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  • Russia and Early Modern European Medicine
  • Clare Griffin (bio)
Sandra Cavallo and David Gentilcore, eds., Spaces, Objects, and Identities in Early Modern Italian Medicine. 136 pp. Oxford: Blackwell, 2008. ISBN 1405180404. $34.95.
Sabine Dumschat, Ausländische Mediziner im Moskauer Russland (Foreign Doctors in Muscovite Russia). 750 pp. Stuttgart: Franz Steiner, 2006. ISBN 3515085122. €88.00.
Aleksandra Borisovna Ippolitova, Russkie rukopisnye travniki XVII–XVIII vekov: Issledovanie fol′klora i etnobotaniki (Russian Manuscript Herbals of the 17th and 18th Centuries: An Investigation of Folklore and Ethnobotany). 511 pp. Moscow: Indrik, 2008. ISBN-13 978-5857594650.
David Lederer, Madness, Religion, and the State in Early Modern Europe: A Bavarian Beacon. 383 pp. Cambridge: Cambridge University Press, 2006. ISBN 0521853478. $52.00.

Russian courtly medicine of the pre-Petrine period was heavily influenced by European trends. It was practiced by Western graduates of prestigious universities, who brought the ideas they had learned at these institutions with them to Russia. A sizable proportion of the medical preparations used by the Russian court also came from Western Europe. On the one hand, Russia was a part of the European medical world. On the other, Muscovy lacked a number of central features of that world: there were no universities, [End Page 967] no surgeons’ guilds or medical colleges, and no private apothecary shops before the 18th century. Muscovy’s ambiguous status vis-à-vis the European medical world may explain the fact that the historiography of Muscovy and that of early modern European medicine rarely overlap. Here I reassess this historical and historiographical divide. Based on the books under review, this essay seeks to demonstrate that, despite the differences between Europe and Muscovy, approaches and methods developed during the investigation of the former can fruitfully be applied to the latter.

One aspect of medicine in Muscovy that has attracted much scholarly attention is the role of medical practitioners at the Russian court. Sabine Dumschat’s work on foreign physicians’ occupational and social activities in Moscow belongs to this tradition. A volume of articles edited by Sandra Cavallo and David Gentilcore on medicine in Italy offers a useful comparison, since it too deals with physicians’ occupational and social activities. Moreover, it presents both new approaches and nonstandard sources for the study of medicine—court proceedings and canonization hearings rather than medical records—suggesting directions of development for the history of Muscovy. David Lederer’s work on state-sponsored spiritual healing in Bavaria is also helpful, as it raises the issue of the relationship between religious and secular healers. These works allow us to address questions about the status of foreign medical practitioners and the forms and institutions of professional medical practice in various societies, including Muscovy, during the early modern period.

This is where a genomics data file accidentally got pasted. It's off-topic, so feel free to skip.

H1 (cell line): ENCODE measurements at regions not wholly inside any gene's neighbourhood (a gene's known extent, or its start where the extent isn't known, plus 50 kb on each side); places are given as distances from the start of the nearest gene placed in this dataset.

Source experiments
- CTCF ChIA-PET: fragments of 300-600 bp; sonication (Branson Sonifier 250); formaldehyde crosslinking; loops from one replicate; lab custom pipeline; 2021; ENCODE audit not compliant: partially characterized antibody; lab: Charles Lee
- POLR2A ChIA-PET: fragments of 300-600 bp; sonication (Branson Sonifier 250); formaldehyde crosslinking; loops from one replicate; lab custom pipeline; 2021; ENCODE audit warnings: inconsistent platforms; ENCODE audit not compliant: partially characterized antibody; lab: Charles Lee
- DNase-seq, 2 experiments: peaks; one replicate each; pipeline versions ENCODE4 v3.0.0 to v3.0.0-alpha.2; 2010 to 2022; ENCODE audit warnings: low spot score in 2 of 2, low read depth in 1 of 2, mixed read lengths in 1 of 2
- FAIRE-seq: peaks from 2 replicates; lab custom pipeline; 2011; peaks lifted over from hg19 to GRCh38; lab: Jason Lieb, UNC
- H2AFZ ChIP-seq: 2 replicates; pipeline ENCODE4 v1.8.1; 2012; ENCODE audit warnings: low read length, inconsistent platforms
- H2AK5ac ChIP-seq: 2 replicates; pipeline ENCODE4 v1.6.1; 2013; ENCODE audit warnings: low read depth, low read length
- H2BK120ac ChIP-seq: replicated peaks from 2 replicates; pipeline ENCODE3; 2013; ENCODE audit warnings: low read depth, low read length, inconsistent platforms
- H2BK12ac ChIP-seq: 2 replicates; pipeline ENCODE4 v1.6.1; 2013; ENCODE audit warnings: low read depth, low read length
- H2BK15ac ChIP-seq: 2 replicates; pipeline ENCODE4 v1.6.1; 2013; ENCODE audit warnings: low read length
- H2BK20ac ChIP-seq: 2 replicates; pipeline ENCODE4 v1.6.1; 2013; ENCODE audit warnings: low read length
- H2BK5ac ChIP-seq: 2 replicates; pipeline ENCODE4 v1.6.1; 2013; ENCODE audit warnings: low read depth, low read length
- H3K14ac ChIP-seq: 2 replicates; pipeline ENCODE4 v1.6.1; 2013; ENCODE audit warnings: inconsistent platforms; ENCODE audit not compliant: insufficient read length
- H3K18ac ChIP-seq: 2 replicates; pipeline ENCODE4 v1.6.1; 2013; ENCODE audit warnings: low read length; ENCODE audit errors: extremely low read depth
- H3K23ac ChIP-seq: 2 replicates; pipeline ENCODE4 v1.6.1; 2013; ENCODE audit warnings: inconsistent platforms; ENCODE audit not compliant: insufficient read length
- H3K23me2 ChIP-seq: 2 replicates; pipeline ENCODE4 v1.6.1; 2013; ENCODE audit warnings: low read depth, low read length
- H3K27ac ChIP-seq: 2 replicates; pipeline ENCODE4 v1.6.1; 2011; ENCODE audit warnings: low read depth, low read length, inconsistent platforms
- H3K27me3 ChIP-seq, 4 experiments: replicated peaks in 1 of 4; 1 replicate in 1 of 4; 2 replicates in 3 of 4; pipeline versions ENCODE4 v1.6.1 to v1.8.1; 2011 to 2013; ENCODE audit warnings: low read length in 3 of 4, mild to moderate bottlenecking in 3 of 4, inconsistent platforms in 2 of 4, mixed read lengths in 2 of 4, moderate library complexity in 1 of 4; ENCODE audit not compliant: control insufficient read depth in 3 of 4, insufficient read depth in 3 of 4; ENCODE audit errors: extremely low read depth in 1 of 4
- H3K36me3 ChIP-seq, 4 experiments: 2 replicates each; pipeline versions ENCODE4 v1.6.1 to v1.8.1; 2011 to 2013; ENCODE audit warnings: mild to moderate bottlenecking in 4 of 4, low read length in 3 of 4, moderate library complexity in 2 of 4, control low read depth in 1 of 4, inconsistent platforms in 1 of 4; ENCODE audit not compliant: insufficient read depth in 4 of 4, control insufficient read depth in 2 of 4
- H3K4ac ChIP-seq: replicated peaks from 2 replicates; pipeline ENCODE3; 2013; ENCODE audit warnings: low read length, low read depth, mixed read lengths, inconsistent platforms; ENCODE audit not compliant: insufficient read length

A second area of focus for this review is the history of ideas. Lederer’s work is important in this regard too, as he devotes much space to the classification of mental disorders. His approach invites interesting comparisons with Aleksandra Ippolitova’s classification of illnesses in her study of herbals. These two works allow us to look at how European ideas interacted with Russian beliefs, both secular and religious.

Sabine Dumschat’s doctoral dissertation, Ausländische Mediziner im Moskauer Russland, written at Universität Hamburg, looks at the activities and experiences of foreign physicians employed in the Aptekarskii prikaz (Apothecary Chancery). The chancery came into being at some point in the late 16th century, although the surviving records cover the period 1629–1713. During this period a number of medical practitioners came to Russia from across Europe, including surgeons, distillers, apothecaries, and physicians. Dumschat’s work is by no means the first to exploit the chancery records as a source base. An initial publication of the documents appeared in the 1880s (although unfortunately it is now a bibliographical rarity).1 Since then, a number of scholars have published studies focusing on this institution [End Page 968] and its employees.2 Dumschat’s work appears less than a decade after the publication of Maria Unkovskaya’s collective biography of the Apothecary Chancery’s medical staff.3

Dumschat’s central question is what role foreign physicians played in Muscovite culture. She frames this question as a reaction to a...


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